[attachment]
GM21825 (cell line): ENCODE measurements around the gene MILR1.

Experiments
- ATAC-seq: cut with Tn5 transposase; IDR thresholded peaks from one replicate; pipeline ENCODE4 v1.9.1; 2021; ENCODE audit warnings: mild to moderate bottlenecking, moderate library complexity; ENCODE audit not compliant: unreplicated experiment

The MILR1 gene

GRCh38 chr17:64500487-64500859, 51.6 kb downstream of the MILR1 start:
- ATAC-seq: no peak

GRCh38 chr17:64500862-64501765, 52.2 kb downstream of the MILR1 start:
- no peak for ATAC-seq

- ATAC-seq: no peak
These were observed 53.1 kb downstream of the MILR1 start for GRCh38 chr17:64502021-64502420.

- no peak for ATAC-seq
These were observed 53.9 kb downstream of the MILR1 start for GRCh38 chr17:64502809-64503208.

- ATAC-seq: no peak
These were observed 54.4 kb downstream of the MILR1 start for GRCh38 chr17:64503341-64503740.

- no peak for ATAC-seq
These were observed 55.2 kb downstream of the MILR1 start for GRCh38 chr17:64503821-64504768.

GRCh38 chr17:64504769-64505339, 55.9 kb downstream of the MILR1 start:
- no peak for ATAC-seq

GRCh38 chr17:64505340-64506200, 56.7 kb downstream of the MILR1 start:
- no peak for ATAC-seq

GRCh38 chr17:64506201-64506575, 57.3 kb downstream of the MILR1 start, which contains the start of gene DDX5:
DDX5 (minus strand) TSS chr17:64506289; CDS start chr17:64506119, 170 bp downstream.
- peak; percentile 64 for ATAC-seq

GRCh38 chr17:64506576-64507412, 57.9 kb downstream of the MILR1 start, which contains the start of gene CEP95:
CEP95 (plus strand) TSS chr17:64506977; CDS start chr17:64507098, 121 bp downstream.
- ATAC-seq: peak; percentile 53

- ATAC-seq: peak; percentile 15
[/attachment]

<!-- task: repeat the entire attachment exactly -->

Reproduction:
GM21825 (cell line): ENCODE measurements around the gene MILR1.

Experiments
- ATAC-seq: cut with Tn5 transposase; IDR thresholded peaks from one replicate; pipeline ENCODE4 v1.9.1; 2021; ENCODE audit warnings: mild to moderate bottlenecking, moderate library complexity; ENCODE audit not compliant: unreplicated experiment

The MILR1 gene

GRCh38 chr17:64500487-64500859, 51.6 kb downstream of the MILR1 start:
- ATAC-seq: no peak

GRCh38 chr17:64500862-64501765, 52.2 kb downstream of the MILR1 start:
- no peak for ATAC-seq

- ATAC-seq: no peak
These were observed 53.1 kb downstream of the MILR1 start for GRCh38 chr17:64502021-64502420.

- no peak for ATAC-seq
These were observed 53.9 kb downstream of the MILR1 start for GRCh38 chr17:64502809-64503208.

- ATAC-seq: no peak
These were observed 54.4 kb downstream of the MILR1 start for GRCh38 chr17:64503341-64503740.

- no peak for ATAC-seq
These were observed 55.2 kb downstream of the MILR1 start for GRCh38 chr17:64503821-64504768.

GRCh38 chr17:64504769-64505339, 55.9 kb downstream of the MILR1 start:
- no peak for ATAC-seq

GRCh38 chr17:64505340-64506200, 56.7 kb downstream of the MILR1 start:
- no peak for ATAC-seq

GRCh38 chr17:64506201-64506575, 57.3 kb downstream of the MILR1 start, which contains the start of gene DDX5:
DDX5 (minus strand) TSS chr17:64506289; CDS start chr17:64506119, 170 bp downstream.
- peak; percentile 64 for ATAC-seq

GRCh38 chr17:64506576-64507412, 57.9 kb downstream of the MILR1 start, which contains the start of gene CEP95:
CEP95 (plus strand) TSS chr17:64506977; CDS start chr17:64507098, 121 bp downstream.
- ATAC-seq: peak; percentile 53

- ATAC-seq: peak; percentile 15